ATLANTA — The fate of Georgia’s heartbeat abortion law comes down to a case in front of the state’s highest court.
The Georgia Supreme Court will hear arguments that will overturn or uphold the current law which bans abortions at approximately six weeks. Tuesday’s hearing is the first day that the Georgia Supreme Court will hear the case, but it could takes months before a decision is reached.
The heartbeat abortion law has been in legal battles since Gov. Brian Kemp first signed it in 2019. The courts made several key rulings on the law last year.
On July 20, a federal appeals court judge ruled the state’s heartbeat abortion law was allowed to take effect immediately. The move came weeks after the U.S. Supreme Court overturned Roe v. Wade.
On Nov. 15, a Fulton County Superior Court judge overturned Georgia’s six-week ban on abortions, ruling that it violated the U.S. Constitution and U.S. Supreme Court precedent when it was passed and signed into law. The law overturning meant abortions were allowed again until 22 weeks of pregnancy.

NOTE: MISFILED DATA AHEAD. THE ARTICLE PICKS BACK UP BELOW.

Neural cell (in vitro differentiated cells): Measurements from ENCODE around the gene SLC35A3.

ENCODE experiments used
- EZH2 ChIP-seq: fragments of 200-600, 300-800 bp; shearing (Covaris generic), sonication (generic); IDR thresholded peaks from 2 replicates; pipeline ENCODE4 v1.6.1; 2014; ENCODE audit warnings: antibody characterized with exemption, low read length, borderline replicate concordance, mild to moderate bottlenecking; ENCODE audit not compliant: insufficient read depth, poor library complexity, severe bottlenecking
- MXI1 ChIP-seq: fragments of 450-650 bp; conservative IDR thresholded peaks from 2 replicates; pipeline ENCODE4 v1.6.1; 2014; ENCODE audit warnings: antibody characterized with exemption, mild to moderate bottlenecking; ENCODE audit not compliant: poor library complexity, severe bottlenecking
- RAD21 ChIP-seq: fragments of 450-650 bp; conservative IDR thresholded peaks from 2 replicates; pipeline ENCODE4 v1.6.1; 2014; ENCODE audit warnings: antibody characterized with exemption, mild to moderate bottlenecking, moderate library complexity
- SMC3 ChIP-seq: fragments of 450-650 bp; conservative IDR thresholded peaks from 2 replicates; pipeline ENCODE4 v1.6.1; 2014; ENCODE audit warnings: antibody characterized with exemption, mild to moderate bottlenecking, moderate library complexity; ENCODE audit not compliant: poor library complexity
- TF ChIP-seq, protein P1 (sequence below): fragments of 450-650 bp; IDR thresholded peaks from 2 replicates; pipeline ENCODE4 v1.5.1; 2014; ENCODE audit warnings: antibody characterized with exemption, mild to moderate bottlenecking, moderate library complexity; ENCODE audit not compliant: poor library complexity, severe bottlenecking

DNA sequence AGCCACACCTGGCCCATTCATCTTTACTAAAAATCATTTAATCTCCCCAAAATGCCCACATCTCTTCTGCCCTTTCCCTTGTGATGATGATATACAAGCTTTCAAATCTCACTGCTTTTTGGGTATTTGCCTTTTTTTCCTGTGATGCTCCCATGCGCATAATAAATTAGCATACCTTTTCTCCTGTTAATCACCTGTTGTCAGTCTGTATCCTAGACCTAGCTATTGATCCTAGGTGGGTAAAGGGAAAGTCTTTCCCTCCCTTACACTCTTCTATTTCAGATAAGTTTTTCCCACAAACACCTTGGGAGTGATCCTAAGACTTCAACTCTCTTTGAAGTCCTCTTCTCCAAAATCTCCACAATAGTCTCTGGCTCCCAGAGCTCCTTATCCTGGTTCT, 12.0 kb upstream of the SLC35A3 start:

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Georgia Attorney General Chris Carr filed an immediate appeal with the Georgia Supreme Court. Carr’s office also asked the high court for an order putting the decision on hold while the appeal was pending.
On Nov. 23, the Georgia Supreme Court granted an emergency stay of the lower’s court’s ruling, which allowed the heartbeat abortion law to go into effect again as the state’s appeals continue.
As it stands currently, the heartbeat abortion law bans abortions at six weeks. Abortions after about six weeks are allowed in cases of rape and incest, as long as a police report is filed. Abortion is also allowed when a mother’s life is at risk, or if the fetus cannot survive.
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